Help with selecting a few Scotch Whiskies

I have somehow or another got myself volunteered to coordinate a Whisky tasting event this summer/fall. Still not quite sure how this happened… Not that that matters at this point, I agreed to do it, so now it’s time to just make the best out of it.

It’s an annual event that’s part of a larger event that lasts for a week in my small hometown. Funds generated in excess of expences go towards supporting local non-profits, (such as scholarships).

This whisky tasting is in its fourth or fifth year, and each year it has a different theme. At last year’s tasting, the attendees asked for Scotch to be the 2022 theme. Cigars are usually part of these whisky tastings as well (I do not smoke, so I have delegated that to someone else).

It is usually five, ~1.5 OZ pours and it lasts about 3 hours. Casual, outdoors, some snacks, and generally a good time. Tickets are $100 Per Person, although I may bump that up to $125 if needed. I think the max capacity (per local regs) is 50 people, and so far, sells out quickly.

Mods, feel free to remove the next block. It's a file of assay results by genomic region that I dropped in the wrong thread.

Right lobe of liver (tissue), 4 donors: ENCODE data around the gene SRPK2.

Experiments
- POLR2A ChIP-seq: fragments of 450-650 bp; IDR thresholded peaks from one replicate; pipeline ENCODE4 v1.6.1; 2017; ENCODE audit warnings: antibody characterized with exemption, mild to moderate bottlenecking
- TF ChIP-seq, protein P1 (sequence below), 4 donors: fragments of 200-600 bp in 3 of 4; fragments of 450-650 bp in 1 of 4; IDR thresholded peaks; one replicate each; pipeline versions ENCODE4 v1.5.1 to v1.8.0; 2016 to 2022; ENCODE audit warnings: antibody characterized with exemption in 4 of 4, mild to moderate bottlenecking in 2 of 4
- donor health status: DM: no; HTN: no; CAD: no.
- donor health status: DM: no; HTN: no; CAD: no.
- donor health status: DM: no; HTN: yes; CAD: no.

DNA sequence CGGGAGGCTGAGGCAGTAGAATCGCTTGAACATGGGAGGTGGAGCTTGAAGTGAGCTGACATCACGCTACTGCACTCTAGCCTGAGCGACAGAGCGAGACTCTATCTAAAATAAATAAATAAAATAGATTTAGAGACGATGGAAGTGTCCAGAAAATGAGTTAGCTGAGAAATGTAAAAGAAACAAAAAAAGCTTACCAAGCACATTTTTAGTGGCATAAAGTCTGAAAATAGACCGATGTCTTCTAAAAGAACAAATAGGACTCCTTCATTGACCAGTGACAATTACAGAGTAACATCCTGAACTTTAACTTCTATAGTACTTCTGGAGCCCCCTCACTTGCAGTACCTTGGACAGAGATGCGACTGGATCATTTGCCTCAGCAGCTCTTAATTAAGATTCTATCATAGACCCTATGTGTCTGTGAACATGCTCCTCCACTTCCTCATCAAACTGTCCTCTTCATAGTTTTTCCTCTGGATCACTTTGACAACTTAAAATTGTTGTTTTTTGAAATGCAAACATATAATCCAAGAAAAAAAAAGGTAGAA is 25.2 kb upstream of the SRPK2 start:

I have only been dabbling in Scotch for a couple of years now, and frankly, I prefer bourbon. I am not a fan of heavy smoke and/or peat, and like just enough of both to know I’m drinking Scotch. For reference, Dalmore 15 is my favorite so far. So again, I’m probably the wrong person to coordinate this thing.

I was thinking about having six pours this year. Five would be single malts, and they would each be fairly representative of whichever of the five separate ‘regions’ it hails from (Campbeltown, Highlands, Islay, Lowlands, Speyside). The sixth would be a blend.

The bottles would need to be somewhat unique, but not unobtainable or terribly expensive - keeping the ticket price ($100-125) in mind.

What do the Scotch drinkers think about this idea? Good, dumb, bad, or might you have a better idea? And if it’s an OK idea, any recommendations for the bottles I should start searching for?